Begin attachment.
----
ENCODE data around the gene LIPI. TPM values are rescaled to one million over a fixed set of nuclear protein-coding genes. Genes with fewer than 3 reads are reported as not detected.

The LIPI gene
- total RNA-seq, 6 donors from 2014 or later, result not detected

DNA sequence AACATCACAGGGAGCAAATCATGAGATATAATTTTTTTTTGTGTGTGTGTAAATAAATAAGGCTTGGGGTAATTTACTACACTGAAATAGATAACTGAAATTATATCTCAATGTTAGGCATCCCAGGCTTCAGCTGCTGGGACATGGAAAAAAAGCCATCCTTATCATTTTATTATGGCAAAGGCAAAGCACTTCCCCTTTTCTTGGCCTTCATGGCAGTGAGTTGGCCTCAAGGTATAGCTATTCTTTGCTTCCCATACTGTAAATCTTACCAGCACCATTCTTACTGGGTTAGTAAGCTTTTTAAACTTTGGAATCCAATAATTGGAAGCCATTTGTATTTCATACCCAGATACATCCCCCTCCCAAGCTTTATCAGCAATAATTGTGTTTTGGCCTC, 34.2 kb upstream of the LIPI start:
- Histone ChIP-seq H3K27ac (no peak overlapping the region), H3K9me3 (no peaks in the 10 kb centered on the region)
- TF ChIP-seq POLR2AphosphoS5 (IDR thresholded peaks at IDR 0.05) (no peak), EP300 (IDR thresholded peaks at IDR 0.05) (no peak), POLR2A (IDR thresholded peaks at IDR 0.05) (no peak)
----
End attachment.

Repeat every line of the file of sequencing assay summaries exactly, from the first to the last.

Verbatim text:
ENCODE data around the gene LIPI. TPM values are rescaled to one million over a fixed set of nuclear protein-coding genes. Genes with fewer than 3 reads are reported as not detected.

The LIPI gene
- total RNA-seq, 6 donors from 2014 or later, result not detected

DNA sequence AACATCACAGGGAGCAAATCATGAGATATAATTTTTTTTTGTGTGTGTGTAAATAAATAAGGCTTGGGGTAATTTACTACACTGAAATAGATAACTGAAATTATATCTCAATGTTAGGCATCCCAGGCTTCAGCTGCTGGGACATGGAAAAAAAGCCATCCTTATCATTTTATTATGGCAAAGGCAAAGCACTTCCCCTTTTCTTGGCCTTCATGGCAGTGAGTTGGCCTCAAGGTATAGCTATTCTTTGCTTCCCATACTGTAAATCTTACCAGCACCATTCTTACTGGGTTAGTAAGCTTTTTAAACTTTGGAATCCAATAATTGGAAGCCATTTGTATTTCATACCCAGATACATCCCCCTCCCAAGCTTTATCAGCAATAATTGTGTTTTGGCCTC, 34.2 kb upstream of the LIPI start:
- Histone ChIP-seq H3K27ac (no peak overlapping the region), H3K9me3 (no peaks in the 10 kb centered on the region)
- TF ChIP-seq POLR2AphosphoS5 (IDR thresholded peaks at IDR 0.05) (no peak), EP300 (IDR thresholded peaks at IDR 0.05) (no peak), POLR2A (IDR thresholded peaks at IDR 0.05) (no peak)